Currently, adeno-associated virus (AAV) has been identified as the most efficient method to transfer new genes into individuals with a variety of monogenic diseases. Nearly 200 clinical studies have utilized this vector for a number of monogenic diseases. At present multiple clinical trials for Hemophilia A and Hemophilia B are ongoing. This recommendation would also apply to other viral vectors in development for liver-directed gene therapy.


AAV is a small parvovirus, capable of infecting humans but able to replicate only if it has access to the replication machinery of adenoviruses or herpesviruses. It does not cause clinical disease but does induce an immune response including antibody generation. For gene transfer, the 2 AAV genes, rep and cap, are removed, and the cassette containing the transgene with liver specific promoters/enhancers confers hepatocyte specificity of transgene expression. Many serotypes of AAV capable of infecting numerous mammalian species have been identified, although all of the serotypes, except AAV5, used in clinical trials are human or non-human primate viruses or are derived from them. The serotype confers tissue tropism due to specific interactions with cell surface receptors. Much work is ongoing to derive synthetic AAV capsids in efforts to increase tissue tropism and avoid pre-existing immunity compared to the native AAV capsid serotypes. Once AAV enters a hepatocyte, the DNA is directed into the nucleus, while the viral capsid is targeted for degradation in the proteasome. Much is not understood about this intracellular process, but the DNA becomes double stranded, and assumes a stable episomal configuration capable of RNA transcription and subsequent protein translation. An unknown but small amount of the cassette integrates, although AAV is considered a primarily nonintegrating vector. This raises theoretical concern for potential genotoxicity at insertion sites. Nonclinical studies have revealed some AAV biology, but other species have not fully predicted efficacy and safety in clinical studies.


As gene therapy for hemophilia progresses through Phase 3 licensure studies, many important questions continue unanswered.

  • What is the hepatic distribution of individual AAV serotypes?
  • How long does it take for the capsid to be catabolized within hepatocytes?
  • Is there evidence of a liver specific innate or cellular immune response not detectable systemically?
  • Are there unique transgene effects (ie, Factor VIII) on hepatocyte health and metabolic functions?
  • What is/are the cause(s) of transaminase elevations seen periodically?
  • What level of integration occurs?
  • Where in the genome does integration occur?
  • Why are Factor VIII and IX levels so variable within each study?


Many, if not all of these questions can be addressed by serial liver biopsies in at least a cohort of clinical trial participants, providing for predictors of response and toxicities. Liver biopsies are established as the best way to monitor patient status pre- and post-liver transplant, in non-alcoholic fatty liver disease (NAFLD) or nonalcoholic steatohepatitis (NASH) diagnoses and clinical trial endpoints, and in a multitude of rarer genetic and acquired hepatic diseases. While liver biopsies are at risk for producing false negative results due to sampling errors and heterogeneity of disease within the organ, they remain the gold standard for evaluating what is happening within the liver. Safety of liver biopsy is well established in hemophilic, former hemophilic post- liver transplant, and individuals with multiple other liver diseases.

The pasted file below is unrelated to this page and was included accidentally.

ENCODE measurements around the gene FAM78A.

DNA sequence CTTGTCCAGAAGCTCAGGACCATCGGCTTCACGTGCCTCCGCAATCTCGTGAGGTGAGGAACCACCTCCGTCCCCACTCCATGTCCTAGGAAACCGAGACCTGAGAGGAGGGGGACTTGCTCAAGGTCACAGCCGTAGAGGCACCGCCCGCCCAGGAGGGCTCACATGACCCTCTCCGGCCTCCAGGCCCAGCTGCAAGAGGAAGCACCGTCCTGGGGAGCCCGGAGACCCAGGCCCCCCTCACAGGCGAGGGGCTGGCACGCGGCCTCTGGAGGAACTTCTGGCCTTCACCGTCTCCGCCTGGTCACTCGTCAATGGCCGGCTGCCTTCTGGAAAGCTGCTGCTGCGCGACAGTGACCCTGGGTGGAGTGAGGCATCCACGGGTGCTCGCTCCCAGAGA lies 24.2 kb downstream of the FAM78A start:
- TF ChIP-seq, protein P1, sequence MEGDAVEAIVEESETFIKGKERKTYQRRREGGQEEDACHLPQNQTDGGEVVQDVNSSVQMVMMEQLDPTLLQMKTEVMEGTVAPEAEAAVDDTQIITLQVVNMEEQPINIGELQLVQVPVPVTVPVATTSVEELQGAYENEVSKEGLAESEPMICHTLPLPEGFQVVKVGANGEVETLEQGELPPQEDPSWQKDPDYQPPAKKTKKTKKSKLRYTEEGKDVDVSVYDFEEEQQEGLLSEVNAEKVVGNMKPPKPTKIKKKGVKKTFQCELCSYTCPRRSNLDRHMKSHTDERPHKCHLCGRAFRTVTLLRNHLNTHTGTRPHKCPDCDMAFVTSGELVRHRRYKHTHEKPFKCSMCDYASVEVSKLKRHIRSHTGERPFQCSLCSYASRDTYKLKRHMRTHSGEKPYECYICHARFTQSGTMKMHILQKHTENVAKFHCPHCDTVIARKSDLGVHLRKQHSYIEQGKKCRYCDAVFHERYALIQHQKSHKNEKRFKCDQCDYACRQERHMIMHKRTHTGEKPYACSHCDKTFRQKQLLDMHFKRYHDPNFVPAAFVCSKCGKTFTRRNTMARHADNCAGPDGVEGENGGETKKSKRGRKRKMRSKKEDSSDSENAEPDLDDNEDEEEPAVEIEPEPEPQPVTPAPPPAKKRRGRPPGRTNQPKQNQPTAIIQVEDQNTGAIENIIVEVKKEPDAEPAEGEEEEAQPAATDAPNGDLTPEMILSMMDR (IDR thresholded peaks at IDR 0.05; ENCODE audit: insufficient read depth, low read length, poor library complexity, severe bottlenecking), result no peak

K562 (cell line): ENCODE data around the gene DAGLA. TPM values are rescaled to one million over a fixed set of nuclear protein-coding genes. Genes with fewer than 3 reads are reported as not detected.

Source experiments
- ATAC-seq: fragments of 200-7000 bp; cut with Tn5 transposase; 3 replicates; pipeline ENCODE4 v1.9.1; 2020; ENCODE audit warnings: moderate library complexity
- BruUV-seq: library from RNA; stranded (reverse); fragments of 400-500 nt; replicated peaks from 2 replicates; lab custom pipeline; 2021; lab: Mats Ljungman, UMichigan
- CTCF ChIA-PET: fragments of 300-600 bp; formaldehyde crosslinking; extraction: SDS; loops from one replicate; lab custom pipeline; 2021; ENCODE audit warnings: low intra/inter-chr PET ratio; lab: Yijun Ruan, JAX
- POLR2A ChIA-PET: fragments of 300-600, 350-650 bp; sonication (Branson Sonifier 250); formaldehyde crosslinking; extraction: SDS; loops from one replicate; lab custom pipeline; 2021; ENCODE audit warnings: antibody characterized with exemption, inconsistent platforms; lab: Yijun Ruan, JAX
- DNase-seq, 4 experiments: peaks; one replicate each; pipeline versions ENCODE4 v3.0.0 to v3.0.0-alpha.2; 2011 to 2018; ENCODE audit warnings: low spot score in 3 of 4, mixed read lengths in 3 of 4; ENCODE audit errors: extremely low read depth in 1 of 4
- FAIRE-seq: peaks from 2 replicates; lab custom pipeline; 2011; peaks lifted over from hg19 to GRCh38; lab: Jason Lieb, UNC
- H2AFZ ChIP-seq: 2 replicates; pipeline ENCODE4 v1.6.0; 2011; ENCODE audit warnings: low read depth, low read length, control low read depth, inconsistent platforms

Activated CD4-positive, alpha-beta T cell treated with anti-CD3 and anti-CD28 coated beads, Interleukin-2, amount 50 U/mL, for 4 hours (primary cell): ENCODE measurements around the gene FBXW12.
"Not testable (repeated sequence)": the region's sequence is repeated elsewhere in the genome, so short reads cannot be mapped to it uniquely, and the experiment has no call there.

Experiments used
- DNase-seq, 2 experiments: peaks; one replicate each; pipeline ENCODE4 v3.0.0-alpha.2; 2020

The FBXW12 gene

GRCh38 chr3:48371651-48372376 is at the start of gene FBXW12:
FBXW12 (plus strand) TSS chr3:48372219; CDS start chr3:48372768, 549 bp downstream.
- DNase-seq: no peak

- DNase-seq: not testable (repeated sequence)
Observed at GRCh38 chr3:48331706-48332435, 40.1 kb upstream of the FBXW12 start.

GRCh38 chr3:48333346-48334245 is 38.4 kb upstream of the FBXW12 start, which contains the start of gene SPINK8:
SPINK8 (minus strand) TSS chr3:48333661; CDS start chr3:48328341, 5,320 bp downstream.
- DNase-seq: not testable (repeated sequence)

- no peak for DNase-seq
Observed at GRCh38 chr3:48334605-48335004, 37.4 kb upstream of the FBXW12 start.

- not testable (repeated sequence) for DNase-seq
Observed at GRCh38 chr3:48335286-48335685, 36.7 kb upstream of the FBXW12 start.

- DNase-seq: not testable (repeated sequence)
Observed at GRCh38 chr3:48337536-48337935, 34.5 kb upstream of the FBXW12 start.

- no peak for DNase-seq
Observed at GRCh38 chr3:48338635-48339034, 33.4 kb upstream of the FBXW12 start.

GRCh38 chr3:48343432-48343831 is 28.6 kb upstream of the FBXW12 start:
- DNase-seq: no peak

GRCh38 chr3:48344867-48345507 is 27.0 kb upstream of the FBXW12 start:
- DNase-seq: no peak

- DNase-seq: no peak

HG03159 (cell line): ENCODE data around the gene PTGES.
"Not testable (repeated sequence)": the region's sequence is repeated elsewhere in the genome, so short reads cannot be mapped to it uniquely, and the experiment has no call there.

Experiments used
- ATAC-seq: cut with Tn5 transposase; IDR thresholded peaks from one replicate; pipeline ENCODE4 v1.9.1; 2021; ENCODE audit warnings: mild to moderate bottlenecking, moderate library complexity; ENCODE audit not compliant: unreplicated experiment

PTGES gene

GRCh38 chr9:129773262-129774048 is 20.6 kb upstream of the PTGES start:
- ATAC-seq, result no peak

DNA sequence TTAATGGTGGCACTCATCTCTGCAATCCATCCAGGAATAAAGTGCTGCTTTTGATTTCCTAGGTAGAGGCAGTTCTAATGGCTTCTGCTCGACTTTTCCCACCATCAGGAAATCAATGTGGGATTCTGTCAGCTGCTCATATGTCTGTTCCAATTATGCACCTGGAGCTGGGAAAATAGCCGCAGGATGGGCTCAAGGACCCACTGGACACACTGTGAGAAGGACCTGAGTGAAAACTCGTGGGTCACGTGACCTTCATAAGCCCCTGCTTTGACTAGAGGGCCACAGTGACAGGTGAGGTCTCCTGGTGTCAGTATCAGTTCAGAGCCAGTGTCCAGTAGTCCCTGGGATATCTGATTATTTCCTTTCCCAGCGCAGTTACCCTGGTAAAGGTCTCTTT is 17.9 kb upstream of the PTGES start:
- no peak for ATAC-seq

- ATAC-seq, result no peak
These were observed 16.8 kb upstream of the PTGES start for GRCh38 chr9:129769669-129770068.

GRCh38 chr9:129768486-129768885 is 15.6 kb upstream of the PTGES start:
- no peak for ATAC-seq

Careful, systematic evaluation within the liver of participants treated in AAV gene therapy trials with both the Factor IX and Factor VIII transgenes is needed. It is incumbent upon sponsors of such studies to work diligently toward answering questions regarding AAV biology. The answers will not only illuminate questions of durability and safety, but likely will offer new research directions to further improve efficiencies and safety of this promising therapeutic modality going forward.


Therefore, MASAC encourages gene therapy study sponsors and investigators to incorporate, at a minimum, liver biopsy sub-studies to investigate, in at least a cohort of patients: Longitudinal assessment of liver histology, viral capsid protein presence, inflammation and immune markers, and distribution of transgene and therapeutic protein across cell types and regions in the liver.

Assessment of patients with high expression, lower than expected protein expression, and patients who have progressive diminution of expression is particularly important in understanding the natural history of transduction events in clinical trials. History of HCV infection and residual hepatic disease, as well as other risks for liver toxicity (e.g., NAFLD, alcoholic liver disease) should be considered when enrolling participants into cohorts since all patients are not alike at the time of enrollment.



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  1. Evens H, Chuah MK, VandenDriessche T. Haemophilia gene therapy: From trailblazer to gamechanger. Haemophilia. 2018 May;24 Suppl 6:50-59. doi: 10.1111/hae.13494.


  1. Pierce GF, Iorio A. Past, present and future of haemophilia gene therapy: From vectors and transgenes to known and unknown outcomes. Haemophilia. 2018 May;24 Suppl 6:60-67. doi: 10.1111/hae.13489.


  1. Colella P, Ronzitti G, Mingozzi F. Emerging Issues in AAV-Mediated In Vivo Gene Therapy. Mol Ther Methods Clin Dev. 2017 Dec 1;8:87-104. doi: 10.1016/j.omtm.2017.11.007.


  1. Berns KI, Muzyczka N. AAV: An Overview of Unanswered Questions. Hum Gene Ther. 2017 Apr;28(4):308-313. doi: 10.1089/hum.2017.048.


  1. National Hemophilia Foundation. MASAC Recommendations on Liver Biopsy in Individuals with Hemophilia. 2013. MASAC Recommendation #223.